(Below is our story of how we became a one-income family. It's my hope that those that are questioning whether or not they're able to do it will be able to read our story and see that it is definitely possible.)
I'm sure that I am not the only SAHM that's ever heard the phrase, "Some people just aren't as lucky as YOU are. We don't all get to stay at home like you do." I have bolded the words "get to" because those are the words that irk me the most. You see, I was not handed my life as a SAHM on a silver platter. A lot of hard work and sacrifice has gone into attaining the lifestyle we now have.
Shawn and I married in 2003. He worked a full-time job. I worked a full-time job. We had no children. We had a mortgage, two vehicle payments, and credit card payments. We went to the movies at least once a week. We went out to eat at least once a day. We went away on week-long vacations. I got a pedicure once a month, fake nails put on twice a month, and highlights done about every three months. I even OWNED a tanning bed. (Yeah, I looked good back then!)
In 2004, after one year of marriage, Shawn and I moved for his job. We moved to a town that was an hour and a half away from our previous home. Even though I didn't have a job lined up yet, we purchased a home and moved in. I put in a few job applications. Two weeks after moving, I found out I was pregnant with Sam. Now, it seemed a little wrong for me to apply for jobs only to tell my possible employer that I would be taking maternity leave in nine months. So, Shawn and I made the decision that I would not be going back to work. However, we had just taken out a new mortgage expecting two incomes to be coming in. We still had two vehicle payments and credit card bills. They had to be paid somehow...SO, we had to make some changes.
Some changes were immediate and others were more gradual. We immediately had to stop all eating out and going out to the movies. We immediately cancelled everything except dial tone on our home phone..no caller ID, no call waiting, not even long distance. We purchased calling cards from Sam's Club for long-distance coverage or else I just used my cell phone. We could no longer afford for me to get all "beautified" on a regular basis. No more pedicures, no more fake nails..I was still able to keep my highlights, but I ended up going to the local cosmetology school to get those done. I had to give up the Clinique make-up and instead bought the cheaper stuff at Wal-Mart. I learned to coupon and got really, really good at it. I went for a while without health insurance. When it comes down to health insurance versus food/utilities...food and utilities win out. Shawn had always had a membership to the shooting range before our financial situation changed. He had to give that up. He was a hard-core Dr. Pepper drinker. While I still purchased soda on occasion back then, Shawn had to learn to like the generic versions of his favorite soda. When his boots got a hole in the bottom, we didn't go out and purchase a new pair for him. We found a local man that repaired boots and we got them repaired. Our clothing started coming from yard sales or Goodwill or we received them as gifts. Shawn and I stopped buying each other Christmas, birthday, and anniversary presents as well. In addition to all that, Shawn took on a part-time job teaching night classes for another college.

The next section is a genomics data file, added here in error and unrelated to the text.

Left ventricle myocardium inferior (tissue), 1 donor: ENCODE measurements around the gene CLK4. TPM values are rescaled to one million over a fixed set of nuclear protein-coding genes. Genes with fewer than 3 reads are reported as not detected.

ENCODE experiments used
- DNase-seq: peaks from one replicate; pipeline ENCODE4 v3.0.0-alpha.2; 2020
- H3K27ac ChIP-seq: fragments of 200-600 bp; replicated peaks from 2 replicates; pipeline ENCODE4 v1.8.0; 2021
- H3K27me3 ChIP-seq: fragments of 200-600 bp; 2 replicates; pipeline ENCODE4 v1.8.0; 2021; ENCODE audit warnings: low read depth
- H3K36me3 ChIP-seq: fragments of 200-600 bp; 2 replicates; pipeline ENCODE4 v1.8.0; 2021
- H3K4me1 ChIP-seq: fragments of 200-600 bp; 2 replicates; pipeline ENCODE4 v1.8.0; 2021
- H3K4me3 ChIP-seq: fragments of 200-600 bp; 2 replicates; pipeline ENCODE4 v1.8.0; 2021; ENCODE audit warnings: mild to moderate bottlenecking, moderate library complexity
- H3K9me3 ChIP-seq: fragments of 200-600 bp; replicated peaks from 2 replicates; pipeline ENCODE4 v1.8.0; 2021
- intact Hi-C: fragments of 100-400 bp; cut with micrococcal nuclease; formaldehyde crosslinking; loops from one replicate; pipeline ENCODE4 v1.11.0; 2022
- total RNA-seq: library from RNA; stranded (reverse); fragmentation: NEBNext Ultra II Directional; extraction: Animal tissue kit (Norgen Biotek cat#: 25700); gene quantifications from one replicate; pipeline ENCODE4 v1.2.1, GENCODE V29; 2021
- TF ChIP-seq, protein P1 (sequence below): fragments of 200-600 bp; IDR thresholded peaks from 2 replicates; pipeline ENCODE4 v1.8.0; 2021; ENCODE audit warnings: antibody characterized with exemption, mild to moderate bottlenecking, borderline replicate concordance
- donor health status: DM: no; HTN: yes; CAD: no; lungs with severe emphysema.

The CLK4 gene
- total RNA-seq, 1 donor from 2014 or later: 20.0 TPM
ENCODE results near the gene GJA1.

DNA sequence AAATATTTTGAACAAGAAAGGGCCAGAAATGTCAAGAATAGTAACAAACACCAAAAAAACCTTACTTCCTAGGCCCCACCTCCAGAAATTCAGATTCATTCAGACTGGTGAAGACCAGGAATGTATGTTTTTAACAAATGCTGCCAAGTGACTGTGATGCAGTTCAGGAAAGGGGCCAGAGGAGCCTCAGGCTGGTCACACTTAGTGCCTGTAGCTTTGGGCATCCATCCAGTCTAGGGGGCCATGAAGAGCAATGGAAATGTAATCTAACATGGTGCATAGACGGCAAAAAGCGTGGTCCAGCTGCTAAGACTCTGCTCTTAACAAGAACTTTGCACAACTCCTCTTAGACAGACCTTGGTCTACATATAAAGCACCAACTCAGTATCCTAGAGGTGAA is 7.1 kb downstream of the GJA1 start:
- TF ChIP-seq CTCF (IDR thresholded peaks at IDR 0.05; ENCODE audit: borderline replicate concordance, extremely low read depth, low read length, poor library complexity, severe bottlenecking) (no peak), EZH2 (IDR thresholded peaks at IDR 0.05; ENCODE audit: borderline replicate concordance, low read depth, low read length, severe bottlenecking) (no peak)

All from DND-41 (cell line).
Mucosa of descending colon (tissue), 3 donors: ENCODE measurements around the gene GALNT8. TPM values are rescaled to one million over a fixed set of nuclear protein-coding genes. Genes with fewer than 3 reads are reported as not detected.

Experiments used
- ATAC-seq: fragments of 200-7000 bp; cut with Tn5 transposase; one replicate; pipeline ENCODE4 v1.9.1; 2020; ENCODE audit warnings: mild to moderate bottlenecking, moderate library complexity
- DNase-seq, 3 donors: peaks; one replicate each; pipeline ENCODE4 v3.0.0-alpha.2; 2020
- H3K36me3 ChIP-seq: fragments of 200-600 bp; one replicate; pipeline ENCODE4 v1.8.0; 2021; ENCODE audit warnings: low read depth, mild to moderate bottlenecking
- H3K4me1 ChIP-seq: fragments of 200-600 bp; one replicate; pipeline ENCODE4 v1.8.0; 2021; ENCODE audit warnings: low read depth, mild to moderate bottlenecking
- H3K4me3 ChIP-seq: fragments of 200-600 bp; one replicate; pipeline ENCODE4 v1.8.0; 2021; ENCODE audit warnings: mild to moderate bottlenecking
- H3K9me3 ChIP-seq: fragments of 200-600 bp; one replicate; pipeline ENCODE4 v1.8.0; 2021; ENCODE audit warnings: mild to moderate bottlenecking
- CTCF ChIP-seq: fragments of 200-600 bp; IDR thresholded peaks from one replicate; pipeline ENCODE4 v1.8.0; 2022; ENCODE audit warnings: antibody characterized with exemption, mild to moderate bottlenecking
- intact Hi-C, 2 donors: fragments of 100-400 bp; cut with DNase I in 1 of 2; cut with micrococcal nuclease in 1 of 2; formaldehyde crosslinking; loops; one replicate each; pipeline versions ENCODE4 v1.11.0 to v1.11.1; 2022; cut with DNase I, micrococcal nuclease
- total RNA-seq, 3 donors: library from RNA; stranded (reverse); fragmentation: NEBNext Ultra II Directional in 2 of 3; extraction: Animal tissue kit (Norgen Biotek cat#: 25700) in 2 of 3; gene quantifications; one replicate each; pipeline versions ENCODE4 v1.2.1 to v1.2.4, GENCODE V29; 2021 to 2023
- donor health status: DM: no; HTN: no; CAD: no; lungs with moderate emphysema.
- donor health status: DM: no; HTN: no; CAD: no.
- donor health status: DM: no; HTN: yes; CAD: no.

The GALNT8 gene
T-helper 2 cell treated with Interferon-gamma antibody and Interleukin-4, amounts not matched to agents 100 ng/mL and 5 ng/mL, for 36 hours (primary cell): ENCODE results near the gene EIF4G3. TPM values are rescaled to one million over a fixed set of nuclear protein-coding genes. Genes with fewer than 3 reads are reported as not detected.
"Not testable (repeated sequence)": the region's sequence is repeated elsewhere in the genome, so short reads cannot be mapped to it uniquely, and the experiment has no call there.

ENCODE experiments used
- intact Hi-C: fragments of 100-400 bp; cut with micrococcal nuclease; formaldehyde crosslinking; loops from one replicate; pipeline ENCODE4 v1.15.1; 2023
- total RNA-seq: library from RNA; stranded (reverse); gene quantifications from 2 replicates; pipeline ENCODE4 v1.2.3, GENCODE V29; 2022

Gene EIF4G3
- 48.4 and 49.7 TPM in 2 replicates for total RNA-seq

Some may wonder how these tiny little changes could've possibly made a difference. Well, I can tell you that they did. Not only did we manage to survive on one income by saving a penny here and a penny there, but these changes caused us to completely reevaluate the way we handled money. Suddenly I had a bright spotlight shining on our budget and I had to pay attention to it at all times. Living this lifestyle forced me to view our budget in minute detail. I had to plan out gifts and oil changes and even stamps. Everything was figured into the budget. By making these small changes not only were we able to survive on one income, we were able to survive while we paid off both vehicles and all of our credit card debt (which got up to over $11,000 at one time.) It did take several years for us to wipe out all of that debt, but we were finally able to do it. We are in a better financial situation now than we ever hoped to be while we both had jobs. Now, our only debt is our property and we are trying to get it paid off as quickly as possible.
We became a one-income family very suddenly and it has turned out to be a great blessing for our family. We find value in small things now and (I feel) have our priorities in a better place. Having to stick to a very strict budget causes you to really consider what is and is not important in your life. When you have to search to find enough money to cover food and utilities, suddenly television, movies, and the latest electronic gadgets don't seem quite so important.
What really amazes me is that Shawn and I now tend to choose the less expensive option even when we could afford a more expensive one. For instance, we could probably afford for me to start getting fake nails again. However, at this point I would feel silly wearing fake nails. Please, if you are reading this and wearing fake nails..please don't be offended. It's just that now I would rather give up a fake nails budget and put that money aside for an extra mortgage payment or to add more insulation to the house. Our financial situation has now improved but the lessons and priorities that we were forced to submit to have now become our preference.
So, I guess all of this is why I get a little irked when someone comments that I "get to" stay home. No...I don't "get to" stay home...I'm able to stay home because we've worked hard at it.